21 June, 2012
Gustaf Gründgens was born Gustav Heinrich Arnold Gründgens, was one of Germany's most famous and influential actors of the 20th century, intendant and artistic director of theatres in Berlin, Düsseldorf, and Hamburg.
His single most famous role was that of Mephistopheles in Goethe's Faust in 1956/57, which is still considered by many to have been the best interpretation of the role ever given.
Born in Düsseldorf, Gründgens after World War I attended the drama school of the Düsseldorfer Schauspielhaus and started his career at smaller theaters in Halberstadt, Kiel, Berlin. In 1923 he went to the Kammerspiele in Hamburg, where he also appeared as a director for the first time, co-working with the author Klaus Mann, son of Thomas Mann, and his sister Erika. Gründgens, who meanwhile had changed his first name to "Gustaf", married Erika in 1926.
In 1928 he moved back to Berlin to join the renown ensemble of the Deutsches Theater under director Max Reinhardt. Apart from straight theatre, Gründgens also worked with Otto Klemperer at the Kroll Opera, as a Kabarett artist and also as a movie actor, most notably in Fritz Lang's 1931 film M, which decisively added to his popularity. From 1932 he was a member of the Prussian State Theatre ensemble, first scintillating as Mephistopheles.
Gründgens' career proceeded after the Nazi Machtergreifung: in 1934 he became intendant of the Prussian State Theatre and was later appointed as a member of the Prussian state council by the Prussian Minister President Hermann Göring. In 1941, Gründgens starred in the propaganda film Ohm Krüger and also in Friedemann Bach, a film he also produced. After Goebbels's total war speech on 18 February 1943, Gründgens volunteered for the Wehrmacht but was again recalled by Göring, who had his name added to the Gottbegnadeten list.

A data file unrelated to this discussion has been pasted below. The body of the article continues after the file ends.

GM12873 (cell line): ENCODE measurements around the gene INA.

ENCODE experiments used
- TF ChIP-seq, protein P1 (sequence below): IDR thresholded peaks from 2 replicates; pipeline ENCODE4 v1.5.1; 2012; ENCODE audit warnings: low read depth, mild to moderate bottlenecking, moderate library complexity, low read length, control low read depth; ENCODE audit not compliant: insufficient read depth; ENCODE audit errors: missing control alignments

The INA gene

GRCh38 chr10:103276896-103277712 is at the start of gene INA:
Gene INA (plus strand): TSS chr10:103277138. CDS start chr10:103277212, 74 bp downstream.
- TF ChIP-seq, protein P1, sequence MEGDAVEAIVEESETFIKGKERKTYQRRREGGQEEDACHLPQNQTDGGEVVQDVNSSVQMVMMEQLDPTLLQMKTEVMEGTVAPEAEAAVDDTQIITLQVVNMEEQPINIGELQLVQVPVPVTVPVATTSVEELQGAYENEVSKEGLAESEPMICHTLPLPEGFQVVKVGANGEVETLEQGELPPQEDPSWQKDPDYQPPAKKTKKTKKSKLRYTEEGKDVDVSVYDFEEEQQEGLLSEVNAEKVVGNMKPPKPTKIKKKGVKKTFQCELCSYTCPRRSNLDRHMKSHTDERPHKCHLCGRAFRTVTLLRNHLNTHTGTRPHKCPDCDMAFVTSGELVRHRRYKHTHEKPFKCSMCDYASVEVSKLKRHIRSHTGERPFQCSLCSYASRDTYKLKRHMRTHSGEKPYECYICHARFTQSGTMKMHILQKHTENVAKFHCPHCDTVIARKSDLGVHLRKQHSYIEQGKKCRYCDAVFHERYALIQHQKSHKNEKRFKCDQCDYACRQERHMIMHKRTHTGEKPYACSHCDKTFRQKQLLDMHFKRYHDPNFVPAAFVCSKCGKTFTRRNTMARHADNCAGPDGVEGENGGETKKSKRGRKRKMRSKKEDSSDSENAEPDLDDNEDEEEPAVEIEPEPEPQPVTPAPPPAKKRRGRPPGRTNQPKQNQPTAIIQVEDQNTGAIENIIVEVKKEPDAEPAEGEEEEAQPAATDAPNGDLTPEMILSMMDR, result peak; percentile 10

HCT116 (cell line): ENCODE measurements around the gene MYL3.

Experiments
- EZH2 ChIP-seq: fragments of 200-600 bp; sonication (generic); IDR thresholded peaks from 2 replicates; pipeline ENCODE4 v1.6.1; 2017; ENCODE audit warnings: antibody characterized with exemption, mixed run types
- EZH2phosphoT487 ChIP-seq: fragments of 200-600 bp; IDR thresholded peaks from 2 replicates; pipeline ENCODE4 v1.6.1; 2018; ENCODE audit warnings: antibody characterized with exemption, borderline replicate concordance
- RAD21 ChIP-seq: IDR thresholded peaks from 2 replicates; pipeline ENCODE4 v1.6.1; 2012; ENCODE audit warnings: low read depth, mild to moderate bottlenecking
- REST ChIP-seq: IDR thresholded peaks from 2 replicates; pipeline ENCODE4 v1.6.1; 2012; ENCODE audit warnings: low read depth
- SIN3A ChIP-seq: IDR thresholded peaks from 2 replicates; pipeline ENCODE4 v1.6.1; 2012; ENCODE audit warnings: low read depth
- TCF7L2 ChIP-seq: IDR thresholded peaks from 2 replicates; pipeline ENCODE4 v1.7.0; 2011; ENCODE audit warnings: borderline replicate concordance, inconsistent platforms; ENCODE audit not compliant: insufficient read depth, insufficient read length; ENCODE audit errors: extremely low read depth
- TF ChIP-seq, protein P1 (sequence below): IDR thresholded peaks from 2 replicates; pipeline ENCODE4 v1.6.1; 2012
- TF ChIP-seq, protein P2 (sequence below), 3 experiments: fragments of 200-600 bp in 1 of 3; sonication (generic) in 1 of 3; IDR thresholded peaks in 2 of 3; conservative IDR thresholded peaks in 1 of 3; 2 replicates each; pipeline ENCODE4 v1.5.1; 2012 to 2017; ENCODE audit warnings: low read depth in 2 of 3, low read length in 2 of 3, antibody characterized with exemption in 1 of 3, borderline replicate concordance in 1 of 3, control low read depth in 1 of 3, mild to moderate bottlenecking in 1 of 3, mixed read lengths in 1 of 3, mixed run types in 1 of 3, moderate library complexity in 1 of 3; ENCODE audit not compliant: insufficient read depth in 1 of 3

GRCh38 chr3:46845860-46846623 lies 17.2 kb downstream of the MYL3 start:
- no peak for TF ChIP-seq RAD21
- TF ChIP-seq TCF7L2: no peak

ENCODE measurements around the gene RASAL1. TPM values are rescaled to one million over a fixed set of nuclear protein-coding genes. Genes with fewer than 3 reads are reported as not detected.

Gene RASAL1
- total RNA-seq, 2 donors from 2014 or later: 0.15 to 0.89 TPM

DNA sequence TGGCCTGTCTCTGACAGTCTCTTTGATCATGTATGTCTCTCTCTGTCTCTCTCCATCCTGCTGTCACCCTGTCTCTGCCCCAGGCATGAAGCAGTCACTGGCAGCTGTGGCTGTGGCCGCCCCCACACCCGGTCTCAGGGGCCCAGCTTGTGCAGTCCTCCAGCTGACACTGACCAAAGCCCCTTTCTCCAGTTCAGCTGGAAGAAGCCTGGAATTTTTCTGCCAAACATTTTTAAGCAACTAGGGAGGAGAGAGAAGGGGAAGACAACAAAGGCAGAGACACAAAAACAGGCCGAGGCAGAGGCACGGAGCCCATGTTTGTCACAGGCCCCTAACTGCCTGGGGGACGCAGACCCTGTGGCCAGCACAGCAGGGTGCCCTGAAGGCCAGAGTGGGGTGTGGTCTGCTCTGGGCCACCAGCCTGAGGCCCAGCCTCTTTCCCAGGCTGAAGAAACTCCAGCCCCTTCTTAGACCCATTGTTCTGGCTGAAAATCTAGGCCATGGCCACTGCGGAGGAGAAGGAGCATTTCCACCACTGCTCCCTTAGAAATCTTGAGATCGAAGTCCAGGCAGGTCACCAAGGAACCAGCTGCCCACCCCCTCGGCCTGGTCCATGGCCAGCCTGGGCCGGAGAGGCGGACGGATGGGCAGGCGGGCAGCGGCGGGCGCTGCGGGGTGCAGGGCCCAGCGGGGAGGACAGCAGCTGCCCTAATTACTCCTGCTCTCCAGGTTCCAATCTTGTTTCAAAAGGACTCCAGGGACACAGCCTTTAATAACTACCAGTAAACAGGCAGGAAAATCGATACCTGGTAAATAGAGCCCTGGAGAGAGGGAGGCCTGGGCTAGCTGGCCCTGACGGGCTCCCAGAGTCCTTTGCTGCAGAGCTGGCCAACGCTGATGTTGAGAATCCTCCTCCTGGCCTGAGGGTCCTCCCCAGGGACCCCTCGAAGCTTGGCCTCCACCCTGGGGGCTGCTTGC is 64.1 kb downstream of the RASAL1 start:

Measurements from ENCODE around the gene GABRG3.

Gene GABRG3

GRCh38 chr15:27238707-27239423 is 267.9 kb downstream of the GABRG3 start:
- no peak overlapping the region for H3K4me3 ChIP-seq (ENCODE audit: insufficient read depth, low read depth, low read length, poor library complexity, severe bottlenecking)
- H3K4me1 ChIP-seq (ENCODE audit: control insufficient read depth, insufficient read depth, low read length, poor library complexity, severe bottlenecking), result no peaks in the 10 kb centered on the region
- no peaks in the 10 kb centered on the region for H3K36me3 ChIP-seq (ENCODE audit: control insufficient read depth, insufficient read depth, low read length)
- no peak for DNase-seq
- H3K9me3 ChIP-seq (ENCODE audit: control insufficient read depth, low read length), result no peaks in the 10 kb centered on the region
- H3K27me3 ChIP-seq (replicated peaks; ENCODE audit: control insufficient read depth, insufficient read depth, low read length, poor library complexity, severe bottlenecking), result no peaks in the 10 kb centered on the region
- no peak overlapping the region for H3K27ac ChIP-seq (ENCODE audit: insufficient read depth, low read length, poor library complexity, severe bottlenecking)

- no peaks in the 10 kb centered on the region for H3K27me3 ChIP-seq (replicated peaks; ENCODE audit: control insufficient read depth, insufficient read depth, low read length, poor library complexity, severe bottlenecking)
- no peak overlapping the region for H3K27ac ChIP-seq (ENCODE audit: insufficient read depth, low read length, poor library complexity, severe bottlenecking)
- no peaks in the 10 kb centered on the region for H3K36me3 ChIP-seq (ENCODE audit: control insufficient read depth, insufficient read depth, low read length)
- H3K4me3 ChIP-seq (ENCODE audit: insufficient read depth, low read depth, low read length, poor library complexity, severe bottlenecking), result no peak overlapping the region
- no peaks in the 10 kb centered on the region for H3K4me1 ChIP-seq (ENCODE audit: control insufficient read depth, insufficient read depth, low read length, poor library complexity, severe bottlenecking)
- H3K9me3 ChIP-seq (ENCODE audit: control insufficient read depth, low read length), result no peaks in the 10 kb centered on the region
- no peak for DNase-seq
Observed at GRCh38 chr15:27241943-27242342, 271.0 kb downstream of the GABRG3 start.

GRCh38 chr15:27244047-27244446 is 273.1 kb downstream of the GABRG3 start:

From 1936 till 1946, Gründgens was married to the famous German actress Marianne Hoppe. The wedlock was widely seen as a lavender marriage.
Imprisoned by the Soviet NKVD in 1945, Gründgens was released thanks to the intercession by the Communist actor Ernst Busch, whom Gründgens himself had saved from execution by the Nazis in 1943. During the denazification process his statements helped to exonerate acting colleagues like Göring's widow Emmy and the director Veit Harlan (Jud Süß). Gründgens turned back to the Deutsches Theater, later became intendant of the Düsseldorfer Schauspielhaus and from 1955 directed the Deutsches Schauspielhaus in Hamburg. He again performed as Mephistopheles, the 1960 film Faust by Peter Gorski was shot with the Deutsches Schauspielhaus ensemble.
On October 7, 1963, while traveling around the world, Gründgens died in Manila of an internal hemorrhage. He is buried at the Hamburg Ohlsdorf Cemetery.